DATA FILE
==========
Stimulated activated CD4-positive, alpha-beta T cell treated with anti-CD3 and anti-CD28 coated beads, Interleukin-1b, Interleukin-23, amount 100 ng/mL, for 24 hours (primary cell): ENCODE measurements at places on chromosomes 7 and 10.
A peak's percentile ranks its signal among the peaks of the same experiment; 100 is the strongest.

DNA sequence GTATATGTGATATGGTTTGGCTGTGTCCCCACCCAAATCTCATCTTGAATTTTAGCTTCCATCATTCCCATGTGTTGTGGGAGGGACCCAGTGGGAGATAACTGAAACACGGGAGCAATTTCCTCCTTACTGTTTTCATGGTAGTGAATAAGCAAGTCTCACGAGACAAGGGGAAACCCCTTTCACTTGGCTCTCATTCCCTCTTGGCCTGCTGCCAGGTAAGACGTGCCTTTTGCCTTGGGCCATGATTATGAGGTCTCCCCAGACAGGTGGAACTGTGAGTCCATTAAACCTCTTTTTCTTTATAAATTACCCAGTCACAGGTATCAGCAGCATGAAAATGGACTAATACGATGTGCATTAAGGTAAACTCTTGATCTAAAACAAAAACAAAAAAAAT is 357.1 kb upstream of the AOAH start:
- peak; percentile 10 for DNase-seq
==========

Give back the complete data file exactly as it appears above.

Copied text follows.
Stimulated activated CD4-positive, alpha-beta T cell treated with anti-CD3 and anti-CD28 coated beads, Interleukin-1b, Interleukin-23, amount 100 ng/mL, for 24 hours (primary cell): ENCODE measurements at places on chromosomes 7 and 10.
A peak's percentile ranks its signal among the peaks of the same experiment; 100 is the strongest.

DNA sequence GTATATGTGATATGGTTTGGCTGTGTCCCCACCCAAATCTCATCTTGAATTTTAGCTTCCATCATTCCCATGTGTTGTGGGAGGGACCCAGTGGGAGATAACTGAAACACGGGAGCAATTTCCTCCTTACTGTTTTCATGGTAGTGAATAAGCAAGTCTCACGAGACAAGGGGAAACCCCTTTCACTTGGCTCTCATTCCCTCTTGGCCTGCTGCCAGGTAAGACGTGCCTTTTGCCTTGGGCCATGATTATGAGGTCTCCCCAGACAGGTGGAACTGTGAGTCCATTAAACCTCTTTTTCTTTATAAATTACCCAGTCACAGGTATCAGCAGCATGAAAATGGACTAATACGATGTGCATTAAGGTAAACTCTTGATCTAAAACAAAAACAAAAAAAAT is 357.1 kb upstream of the AOAH start:
- peak; percentile 10 for DNase-seq